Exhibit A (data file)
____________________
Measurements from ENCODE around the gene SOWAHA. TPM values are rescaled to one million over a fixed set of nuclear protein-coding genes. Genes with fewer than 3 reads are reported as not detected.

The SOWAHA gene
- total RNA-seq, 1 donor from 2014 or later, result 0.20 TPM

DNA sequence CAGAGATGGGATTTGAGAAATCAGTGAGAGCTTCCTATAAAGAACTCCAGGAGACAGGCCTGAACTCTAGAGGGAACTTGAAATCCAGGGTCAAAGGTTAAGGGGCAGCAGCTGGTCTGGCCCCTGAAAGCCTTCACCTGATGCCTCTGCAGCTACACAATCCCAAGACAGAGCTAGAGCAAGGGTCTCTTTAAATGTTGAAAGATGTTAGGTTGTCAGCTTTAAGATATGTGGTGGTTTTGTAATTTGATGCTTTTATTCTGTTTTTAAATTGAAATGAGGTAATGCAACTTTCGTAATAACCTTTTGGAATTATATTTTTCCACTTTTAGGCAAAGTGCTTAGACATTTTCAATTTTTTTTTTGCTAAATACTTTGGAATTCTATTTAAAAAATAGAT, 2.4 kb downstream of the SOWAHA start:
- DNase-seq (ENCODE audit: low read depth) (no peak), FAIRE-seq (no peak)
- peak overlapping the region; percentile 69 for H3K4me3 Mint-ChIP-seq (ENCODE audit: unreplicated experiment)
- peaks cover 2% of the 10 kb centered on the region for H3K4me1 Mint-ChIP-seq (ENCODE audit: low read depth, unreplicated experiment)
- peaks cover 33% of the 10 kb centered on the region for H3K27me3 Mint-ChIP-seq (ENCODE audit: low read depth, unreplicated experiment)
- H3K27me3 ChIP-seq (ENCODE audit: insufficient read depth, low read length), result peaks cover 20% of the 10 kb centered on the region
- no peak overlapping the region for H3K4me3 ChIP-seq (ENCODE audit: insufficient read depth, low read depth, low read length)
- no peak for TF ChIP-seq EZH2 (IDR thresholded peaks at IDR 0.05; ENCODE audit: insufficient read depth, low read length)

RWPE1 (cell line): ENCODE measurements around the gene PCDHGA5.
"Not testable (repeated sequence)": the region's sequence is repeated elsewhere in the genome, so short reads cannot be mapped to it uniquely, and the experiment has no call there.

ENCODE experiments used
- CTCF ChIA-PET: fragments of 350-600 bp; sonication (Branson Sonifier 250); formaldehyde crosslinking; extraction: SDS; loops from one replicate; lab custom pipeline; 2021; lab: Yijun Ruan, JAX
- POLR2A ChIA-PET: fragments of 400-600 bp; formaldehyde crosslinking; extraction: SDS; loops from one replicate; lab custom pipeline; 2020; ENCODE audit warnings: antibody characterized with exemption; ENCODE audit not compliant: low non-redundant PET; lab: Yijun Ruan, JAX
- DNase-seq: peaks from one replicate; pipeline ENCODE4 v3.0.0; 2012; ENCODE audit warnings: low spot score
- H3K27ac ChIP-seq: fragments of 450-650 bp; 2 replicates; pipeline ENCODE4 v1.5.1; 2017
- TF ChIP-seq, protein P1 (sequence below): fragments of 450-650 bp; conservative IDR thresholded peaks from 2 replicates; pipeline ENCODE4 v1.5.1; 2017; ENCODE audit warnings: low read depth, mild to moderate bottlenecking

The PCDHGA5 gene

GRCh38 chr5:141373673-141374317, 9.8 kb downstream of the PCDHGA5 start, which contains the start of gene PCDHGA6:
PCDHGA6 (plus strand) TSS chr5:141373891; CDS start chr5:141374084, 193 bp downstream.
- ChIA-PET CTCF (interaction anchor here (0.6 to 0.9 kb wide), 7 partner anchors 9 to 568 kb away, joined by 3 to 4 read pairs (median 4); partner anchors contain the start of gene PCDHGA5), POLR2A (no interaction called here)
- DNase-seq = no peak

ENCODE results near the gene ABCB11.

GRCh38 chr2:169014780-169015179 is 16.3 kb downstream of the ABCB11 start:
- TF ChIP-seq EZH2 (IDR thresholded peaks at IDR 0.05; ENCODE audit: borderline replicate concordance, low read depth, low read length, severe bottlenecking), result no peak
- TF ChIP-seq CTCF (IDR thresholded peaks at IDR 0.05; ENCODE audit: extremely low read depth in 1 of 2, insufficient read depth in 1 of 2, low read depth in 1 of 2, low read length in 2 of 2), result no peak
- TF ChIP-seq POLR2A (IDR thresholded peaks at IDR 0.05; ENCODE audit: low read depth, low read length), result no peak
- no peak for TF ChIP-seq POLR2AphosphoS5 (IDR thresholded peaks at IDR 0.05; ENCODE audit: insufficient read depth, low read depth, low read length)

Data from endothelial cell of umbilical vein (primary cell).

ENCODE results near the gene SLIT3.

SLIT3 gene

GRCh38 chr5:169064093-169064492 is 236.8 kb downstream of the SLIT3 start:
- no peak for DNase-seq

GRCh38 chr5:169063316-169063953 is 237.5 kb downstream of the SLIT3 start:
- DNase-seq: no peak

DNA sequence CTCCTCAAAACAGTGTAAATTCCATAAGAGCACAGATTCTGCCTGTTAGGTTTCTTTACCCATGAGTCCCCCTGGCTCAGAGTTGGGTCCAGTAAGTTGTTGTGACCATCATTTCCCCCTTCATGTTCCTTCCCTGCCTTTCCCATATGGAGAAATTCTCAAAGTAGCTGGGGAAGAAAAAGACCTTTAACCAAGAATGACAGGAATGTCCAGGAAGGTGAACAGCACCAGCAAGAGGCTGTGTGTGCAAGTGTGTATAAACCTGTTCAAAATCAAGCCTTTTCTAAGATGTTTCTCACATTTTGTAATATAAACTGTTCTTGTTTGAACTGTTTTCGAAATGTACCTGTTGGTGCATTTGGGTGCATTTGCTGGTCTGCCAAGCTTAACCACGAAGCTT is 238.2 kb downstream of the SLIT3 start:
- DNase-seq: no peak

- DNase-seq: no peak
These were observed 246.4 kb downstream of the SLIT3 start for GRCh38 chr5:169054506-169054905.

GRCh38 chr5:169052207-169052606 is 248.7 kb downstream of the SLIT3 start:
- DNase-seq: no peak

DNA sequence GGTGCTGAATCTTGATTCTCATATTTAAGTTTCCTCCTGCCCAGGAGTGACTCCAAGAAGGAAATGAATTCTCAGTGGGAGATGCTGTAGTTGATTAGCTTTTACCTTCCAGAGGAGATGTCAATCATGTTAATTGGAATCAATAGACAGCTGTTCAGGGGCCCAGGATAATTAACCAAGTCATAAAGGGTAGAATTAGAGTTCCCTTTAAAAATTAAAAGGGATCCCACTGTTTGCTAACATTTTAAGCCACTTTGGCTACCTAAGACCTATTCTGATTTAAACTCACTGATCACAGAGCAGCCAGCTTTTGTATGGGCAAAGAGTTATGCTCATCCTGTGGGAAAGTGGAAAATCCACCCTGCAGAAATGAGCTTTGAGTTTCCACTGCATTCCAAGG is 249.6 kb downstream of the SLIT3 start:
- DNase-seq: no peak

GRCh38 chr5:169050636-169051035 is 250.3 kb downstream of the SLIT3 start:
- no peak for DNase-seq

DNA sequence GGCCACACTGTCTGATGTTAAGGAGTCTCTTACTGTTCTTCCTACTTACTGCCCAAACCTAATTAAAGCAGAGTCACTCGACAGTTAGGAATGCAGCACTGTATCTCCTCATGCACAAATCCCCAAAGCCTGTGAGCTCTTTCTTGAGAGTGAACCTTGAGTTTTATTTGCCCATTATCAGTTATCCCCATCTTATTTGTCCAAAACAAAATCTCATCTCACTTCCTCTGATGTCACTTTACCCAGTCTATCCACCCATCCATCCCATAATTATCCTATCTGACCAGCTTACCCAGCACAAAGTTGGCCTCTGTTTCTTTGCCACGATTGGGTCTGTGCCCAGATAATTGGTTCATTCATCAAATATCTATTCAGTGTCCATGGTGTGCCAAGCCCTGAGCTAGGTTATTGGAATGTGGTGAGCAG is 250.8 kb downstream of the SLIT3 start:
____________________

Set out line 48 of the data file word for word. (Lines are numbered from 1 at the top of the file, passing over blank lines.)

DNA sequence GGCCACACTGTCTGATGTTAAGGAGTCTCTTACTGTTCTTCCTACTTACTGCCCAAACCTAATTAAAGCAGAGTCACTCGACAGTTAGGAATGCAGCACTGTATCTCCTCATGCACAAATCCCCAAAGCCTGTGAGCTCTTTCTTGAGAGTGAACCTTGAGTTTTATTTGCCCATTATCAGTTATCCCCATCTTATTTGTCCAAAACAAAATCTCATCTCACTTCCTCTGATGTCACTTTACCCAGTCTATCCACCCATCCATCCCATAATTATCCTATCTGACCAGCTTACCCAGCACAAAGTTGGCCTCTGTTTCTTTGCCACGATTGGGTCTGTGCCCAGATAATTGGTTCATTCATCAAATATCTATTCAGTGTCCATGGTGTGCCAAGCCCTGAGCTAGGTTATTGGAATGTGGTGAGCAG is 250.8 kb downstream of the SLIT3 start: